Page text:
1 Reply
        1. re: Will Owen

          Canned ones? Sure. Why not? Though whenever I use canned beans, after draining them I blanch them (for 1 minute) and drain them again. They are easier to digest.

        2. Quick report and photo to follow up on the linked gratin recipe. Thanks to petradish for posting. Overall, it was a success and was consistent w/ what I know of Goin's cooking style and cuisine. Rustic yet quietly elegant at the same time. Lighter than most gratins as this had no cream or cheese.

          We ate humbly tonight so I made this as our main dish. As such, I added some minced black Greek olives to the gratin to give it some salty and bitter edge. Think it worked well. Also used panko instead of homemade bread crumbs and reduced amount of butter a bit. Used pinch of Penzeys aleppo pepper for the chile, which gave it a wonderful fruity and smoky quality. While it sorta worked as a veggie main, it was really designed to go w/ lamb and I yearned for a little lamb chop or shank alongside. I could see it matching perfectly...

          Things I would do differently: Wait towards end to salt beans. I salted after 30 min. as suggested, and beans stayed a little tough even though the same batch softened well in a soup recently. Slice fennel instead of dicing...I thought the dice broke down too much during cooking and wanted more textural interest. Overall, a keeper of a recipe!



          4 Replies
          1. re: Carb Lover

            Thanks for reporting back with your results. I'm glad you seem satisfied with the flavors. Good point that the fennel sort of fades into the background with dicing and could be larger. And you're right, it really does sing with bit of lamb (or duck, sausage) along for the ride.

            That's too bad about the beans not softening enough. What was your total baking time? My initial thoughts are that it would longer for your batch of beans to soften due to heating differences between oven baking (gratin) vs stovetop flame cooking (soup), plus I'm assuming your soup had more liquid than the gratin's beans.

            I don't know why Goin says to add the salt halfway thru cooking. Playing around with dried beans, I'm not convinced salt affects bean softening as much as age of beans, heat, or acids. Were the olives cooked with the beans or on top with the breadcrumbs?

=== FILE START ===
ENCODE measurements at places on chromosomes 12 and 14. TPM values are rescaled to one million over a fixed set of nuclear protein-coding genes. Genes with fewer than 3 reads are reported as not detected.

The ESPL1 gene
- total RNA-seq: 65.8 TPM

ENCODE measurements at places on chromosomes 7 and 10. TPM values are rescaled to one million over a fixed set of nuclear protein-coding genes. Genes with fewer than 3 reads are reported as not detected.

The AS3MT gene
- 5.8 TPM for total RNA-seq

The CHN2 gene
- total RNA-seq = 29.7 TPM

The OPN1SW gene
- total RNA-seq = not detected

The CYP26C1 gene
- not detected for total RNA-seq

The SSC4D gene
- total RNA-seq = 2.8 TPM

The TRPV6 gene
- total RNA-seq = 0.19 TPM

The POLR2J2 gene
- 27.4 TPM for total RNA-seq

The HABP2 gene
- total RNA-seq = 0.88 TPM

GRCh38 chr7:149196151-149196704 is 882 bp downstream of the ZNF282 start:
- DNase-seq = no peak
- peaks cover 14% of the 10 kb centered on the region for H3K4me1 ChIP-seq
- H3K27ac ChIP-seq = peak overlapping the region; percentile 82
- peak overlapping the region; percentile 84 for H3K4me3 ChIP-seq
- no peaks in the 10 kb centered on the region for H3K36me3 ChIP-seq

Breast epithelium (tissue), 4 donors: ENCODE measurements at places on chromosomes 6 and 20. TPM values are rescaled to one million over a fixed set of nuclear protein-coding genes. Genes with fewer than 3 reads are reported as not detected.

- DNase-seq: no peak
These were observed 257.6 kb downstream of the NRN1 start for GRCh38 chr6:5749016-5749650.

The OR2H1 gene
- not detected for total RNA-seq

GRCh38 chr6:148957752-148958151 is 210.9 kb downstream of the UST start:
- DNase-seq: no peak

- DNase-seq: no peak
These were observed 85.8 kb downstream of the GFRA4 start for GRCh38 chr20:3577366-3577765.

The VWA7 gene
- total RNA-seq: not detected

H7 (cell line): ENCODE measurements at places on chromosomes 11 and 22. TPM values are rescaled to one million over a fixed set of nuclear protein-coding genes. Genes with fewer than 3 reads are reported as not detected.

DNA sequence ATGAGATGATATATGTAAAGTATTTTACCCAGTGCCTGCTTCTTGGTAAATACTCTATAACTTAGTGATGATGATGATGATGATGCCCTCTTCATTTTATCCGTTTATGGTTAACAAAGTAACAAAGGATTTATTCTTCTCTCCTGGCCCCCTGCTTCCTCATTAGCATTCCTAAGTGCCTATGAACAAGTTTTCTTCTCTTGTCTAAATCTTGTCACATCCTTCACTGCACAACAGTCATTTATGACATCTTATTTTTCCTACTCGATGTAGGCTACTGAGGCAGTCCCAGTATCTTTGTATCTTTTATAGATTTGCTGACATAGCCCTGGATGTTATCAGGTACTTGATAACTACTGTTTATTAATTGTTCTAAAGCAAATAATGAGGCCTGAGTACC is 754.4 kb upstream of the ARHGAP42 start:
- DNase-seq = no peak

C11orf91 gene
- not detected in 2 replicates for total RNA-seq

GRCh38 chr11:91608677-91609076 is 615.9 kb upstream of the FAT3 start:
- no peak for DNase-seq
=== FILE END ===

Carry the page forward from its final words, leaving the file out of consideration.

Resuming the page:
1. re: petradish

              Thanks for your feedback. Let's see, I baked the beans first w/ the fennel, spices, and water for just over an hour. By then, they had softened enough but weren't quite melting or creamy. We were hungry and I figured they would have 20 more min. in the oven w/ the assembled gratin, so total cooking time for beans in the 400F deg oven was about 90 min. I didn't add the minced olives til I assembled the gratin.

              Don't get me wrong, the beans were def. edible and even enjoyable, but had a certain stiffness that seemed like it wouldn't change too much w/ further cooking. While I've read that salt isn't really the culprit as everyone thinks, I still wonder since I salted about 30 min. into it. This batch did have less liquid and lower temp. than my flageolet soup.

              About halfway into baking it, I realized that it probably would have been better and easier to cook the bean/fennel mixture on the stovetop and finish gratin in oven since I didn't make the lamb. I love when the oven warms up the house though!

              1. re: Carb Lover

                Dang beans. That sucks since you had such nice results with the bean soup. A change to stove top sounds like a winning solution. But yeah, love that bonus oven heat now that it's nippy and I'm too thrifty to turn on the heater. :-)

                1. re: Carb Lover

                  So a French chef was telling me that to avoid the stiffness you mention, flageolet beans always should be blanched first. Is this true? Does this work?